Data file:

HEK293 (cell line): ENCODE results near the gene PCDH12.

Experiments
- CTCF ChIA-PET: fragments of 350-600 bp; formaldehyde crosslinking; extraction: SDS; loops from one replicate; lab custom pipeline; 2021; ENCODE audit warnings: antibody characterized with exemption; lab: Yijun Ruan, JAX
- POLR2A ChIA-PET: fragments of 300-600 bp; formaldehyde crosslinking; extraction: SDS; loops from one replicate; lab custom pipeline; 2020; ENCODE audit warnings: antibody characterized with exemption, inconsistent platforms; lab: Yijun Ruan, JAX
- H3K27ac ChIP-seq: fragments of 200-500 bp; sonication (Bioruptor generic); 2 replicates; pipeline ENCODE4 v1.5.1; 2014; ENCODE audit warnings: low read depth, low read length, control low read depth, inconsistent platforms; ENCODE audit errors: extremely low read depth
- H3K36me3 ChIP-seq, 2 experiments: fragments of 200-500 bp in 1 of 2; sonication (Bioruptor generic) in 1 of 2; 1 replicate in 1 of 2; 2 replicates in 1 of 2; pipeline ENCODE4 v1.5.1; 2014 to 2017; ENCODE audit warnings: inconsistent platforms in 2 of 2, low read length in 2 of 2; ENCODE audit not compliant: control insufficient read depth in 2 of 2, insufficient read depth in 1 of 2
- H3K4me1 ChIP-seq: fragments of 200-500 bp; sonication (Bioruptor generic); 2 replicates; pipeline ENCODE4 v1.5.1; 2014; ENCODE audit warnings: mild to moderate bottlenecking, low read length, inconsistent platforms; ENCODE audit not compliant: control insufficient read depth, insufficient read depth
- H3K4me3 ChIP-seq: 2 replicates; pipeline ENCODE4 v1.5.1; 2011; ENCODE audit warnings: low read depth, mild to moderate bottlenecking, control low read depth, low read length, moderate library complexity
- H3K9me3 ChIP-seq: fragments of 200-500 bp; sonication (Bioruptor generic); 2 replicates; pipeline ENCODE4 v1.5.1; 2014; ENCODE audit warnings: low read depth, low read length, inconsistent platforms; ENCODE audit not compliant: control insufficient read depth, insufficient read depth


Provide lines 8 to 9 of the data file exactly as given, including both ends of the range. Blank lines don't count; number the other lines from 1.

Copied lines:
- H3K4me3 ChIP-seq: 2 replicates; pipeline ENCODE4 v1.5.1; 2011; ENCODE audit warnings: low read depth, mild to moderate bottlenecking, control low read depth, low read length, moderate library complexity
- H3K9me3 ChIP-seq: fragments of 200-500 bp; sonication (Bioruptor generic); 2 replicates; pipeline ENCODE4 v1.5.1; 2014; ENCODE audit warnings: low read depth, low read length, inconsistent platforms; ENCODE audit not compliant: control insufficient read depth, insufficient read depth